The Ottawa Citizen
May 19, 2000
Paul McKay discusses the EDC with Patricia Adams, Executive Director of Probe International.
Economist Patricia Adams, executive director
of Probe International and author of Odious Debts, a study of the
environmental, economic and social harm caused by export credit
agencies, has been Canada’s chief critic of the federal Export
Development Corporation. This is a condensed interview with ‘Citizen
reporter Paul McKay.
Q: When did you first become alarmed about the role of export credit agencies?
A: In the early 1980’s, we started receiving, requests for help from
groups in the Third World. They were environmental groups who were
fighting hydro dams that were being built in their community and they
were being financed by Canadian taxpayers either through CIDA, through
bilateral aid; or through multilateral -systems, through the World
Bank, for example, or through the Export Development Corporation.
And that’s really when we created Probe International to specifically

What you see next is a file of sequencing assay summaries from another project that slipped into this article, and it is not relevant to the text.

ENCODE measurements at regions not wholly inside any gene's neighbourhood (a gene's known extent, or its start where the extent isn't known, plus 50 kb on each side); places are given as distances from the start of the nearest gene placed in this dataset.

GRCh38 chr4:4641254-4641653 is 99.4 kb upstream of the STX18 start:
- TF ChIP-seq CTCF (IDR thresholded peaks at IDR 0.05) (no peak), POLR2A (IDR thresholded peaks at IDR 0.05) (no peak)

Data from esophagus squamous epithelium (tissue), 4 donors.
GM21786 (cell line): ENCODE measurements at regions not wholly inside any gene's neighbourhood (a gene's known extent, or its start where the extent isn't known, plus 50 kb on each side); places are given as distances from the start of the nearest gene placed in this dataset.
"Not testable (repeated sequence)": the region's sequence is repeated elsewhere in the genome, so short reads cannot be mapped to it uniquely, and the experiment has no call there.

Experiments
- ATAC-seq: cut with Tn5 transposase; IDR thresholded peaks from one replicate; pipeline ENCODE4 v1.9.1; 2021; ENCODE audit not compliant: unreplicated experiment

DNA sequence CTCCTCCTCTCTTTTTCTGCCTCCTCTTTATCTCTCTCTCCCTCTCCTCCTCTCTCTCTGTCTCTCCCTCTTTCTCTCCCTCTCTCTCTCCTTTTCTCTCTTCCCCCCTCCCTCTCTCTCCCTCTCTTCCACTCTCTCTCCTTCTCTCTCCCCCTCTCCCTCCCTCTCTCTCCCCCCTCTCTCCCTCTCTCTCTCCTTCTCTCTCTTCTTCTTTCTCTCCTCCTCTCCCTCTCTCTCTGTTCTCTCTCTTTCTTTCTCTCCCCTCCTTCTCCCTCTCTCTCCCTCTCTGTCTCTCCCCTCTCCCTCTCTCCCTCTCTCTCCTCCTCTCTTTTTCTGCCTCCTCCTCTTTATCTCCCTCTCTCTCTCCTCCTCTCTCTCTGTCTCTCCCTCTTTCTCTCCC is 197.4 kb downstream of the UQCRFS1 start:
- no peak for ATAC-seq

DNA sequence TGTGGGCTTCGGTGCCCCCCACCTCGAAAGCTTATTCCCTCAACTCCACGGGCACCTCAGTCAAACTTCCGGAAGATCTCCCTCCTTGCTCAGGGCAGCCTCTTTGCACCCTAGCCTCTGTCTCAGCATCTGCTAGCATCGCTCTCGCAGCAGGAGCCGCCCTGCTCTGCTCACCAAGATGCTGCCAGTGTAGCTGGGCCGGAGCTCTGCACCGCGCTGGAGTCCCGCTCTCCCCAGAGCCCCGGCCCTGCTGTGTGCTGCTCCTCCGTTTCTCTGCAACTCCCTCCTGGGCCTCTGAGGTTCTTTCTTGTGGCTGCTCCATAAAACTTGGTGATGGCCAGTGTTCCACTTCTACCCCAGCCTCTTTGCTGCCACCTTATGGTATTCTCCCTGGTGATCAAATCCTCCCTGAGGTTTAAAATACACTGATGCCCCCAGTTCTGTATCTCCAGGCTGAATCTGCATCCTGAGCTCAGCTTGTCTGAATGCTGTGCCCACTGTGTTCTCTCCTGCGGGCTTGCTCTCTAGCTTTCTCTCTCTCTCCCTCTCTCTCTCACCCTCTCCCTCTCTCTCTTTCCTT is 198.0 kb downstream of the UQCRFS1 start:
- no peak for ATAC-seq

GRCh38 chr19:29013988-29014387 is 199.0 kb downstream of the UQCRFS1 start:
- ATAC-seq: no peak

look at the international implications of Canadian expenditures, either
tax dollars or Canadian corporate activity, in other countries.
Q: And in your own experience working for CUSO or the projects in Sri
Lanka and Africa, were there other export credit agencies involved in
A: No, but what I did learn in both of those cases – and I think this
happens to a lot of CUSO volunteers and a lot of people who go over
with non-governmental organizations – is that they develop a great
respect for the way decisions are made in those countries and I think
develop a humility about our ability to help them, to help people in
other countries. I think all of us who go overseas see aid projects
running amok and see a relationship between the people in the Third
World, the citizens or the bureaucrats or government politicians, and